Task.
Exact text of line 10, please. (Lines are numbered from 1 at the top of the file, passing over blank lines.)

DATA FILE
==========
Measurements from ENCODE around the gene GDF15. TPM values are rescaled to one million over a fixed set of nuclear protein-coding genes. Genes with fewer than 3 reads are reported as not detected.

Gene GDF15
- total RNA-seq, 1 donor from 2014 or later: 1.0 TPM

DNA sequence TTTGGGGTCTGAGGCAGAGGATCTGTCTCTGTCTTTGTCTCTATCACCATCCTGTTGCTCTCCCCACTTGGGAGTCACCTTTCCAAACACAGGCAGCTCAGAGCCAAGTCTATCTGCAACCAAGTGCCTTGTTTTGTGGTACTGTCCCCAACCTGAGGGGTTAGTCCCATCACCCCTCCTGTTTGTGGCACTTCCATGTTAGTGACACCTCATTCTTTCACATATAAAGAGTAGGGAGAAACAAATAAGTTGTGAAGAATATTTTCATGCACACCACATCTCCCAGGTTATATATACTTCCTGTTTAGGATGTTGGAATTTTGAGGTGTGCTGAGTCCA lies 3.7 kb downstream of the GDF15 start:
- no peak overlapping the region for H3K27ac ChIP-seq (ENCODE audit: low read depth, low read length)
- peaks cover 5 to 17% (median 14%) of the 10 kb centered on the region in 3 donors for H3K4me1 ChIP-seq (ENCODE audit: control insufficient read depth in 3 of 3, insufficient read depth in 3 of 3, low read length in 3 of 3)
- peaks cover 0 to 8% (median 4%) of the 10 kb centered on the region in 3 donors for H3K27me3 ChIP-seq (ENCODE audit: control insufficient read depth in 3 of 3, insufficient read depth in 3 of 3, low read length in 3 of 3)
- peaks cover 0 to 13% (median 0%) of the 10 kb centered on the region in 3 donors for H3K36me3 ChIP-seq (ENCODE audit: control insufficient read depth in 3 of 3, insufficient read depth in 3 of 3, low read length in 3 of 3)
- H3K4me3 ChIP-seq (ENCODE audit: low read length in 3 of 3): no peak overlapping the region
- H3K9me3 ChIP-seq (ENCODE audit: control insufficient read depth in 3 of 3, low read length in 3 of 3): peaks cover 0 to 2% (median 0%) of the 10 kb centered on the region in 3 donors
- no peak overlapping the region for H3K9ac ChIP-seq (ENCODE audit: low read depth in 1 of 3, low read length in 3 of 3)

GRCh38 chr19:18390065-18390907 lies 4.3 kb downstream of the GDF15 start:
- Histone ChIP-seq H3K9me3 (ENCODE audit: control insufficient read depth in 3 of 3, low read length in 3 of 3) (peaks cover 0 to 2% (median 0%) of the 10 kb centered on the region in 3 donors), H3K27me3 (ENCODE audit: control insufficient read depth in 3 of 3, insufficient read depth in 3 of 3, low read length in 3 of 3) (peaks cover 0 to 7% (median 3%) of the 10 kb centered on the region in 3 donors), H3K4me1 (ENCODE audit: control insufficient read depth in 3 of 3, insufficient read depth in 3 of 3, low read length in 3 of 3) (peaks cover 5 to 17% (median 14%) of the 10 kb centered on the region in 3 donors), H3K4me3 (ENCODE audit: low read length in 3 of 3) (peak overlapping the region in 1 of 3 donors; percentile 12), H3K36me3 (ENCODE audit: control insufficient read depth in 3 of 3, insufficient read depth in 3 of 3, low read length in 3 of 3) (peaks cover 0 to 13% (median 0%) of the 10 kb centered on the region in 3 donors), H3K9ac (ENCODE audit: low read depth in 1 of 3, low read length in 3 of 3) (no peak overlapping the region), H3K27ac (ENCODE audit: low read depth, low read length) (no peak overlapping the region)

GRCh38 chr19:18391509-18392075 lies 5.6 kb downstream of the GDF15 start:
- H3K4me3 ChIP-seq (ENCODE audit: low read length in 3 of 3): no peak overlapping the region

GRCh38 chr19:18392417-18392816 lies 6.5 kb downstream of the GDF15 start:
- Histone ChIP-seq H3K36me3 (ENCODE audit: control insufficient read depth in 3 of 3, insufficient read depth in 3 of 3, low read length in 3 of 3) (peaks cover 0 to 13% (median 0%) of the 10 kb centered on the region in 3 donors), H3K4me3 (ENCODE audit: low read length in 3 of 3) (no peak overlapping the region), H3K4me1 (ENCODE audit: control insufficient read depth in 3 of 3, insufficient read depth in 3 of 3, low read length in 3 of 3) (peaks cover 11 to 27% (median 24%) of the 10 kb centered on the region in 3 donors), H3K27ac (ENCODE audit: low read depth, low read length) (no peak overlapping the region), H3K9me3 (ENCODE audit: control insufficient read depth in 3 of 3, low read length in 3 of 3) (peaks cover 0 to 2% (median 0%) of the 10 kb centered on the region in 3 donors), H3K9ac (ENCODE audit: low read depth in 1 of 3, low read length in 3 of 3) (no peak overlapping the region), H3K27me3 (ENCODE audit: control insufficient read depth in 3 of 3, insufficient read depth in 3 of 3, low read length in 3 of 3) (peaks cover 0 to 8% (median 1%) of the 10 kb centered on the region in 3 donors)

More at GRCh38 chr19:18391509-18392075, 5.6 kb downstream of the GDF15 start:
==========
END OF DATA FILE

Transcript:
- H3K9me3 ChIP-seq (ENCODE audit: control insufficient read depth in 3 of 3, low read length in 3 of 3): peaks cover 0 to 2% (median 0%) of the 10 kb centered on the region in 3 donors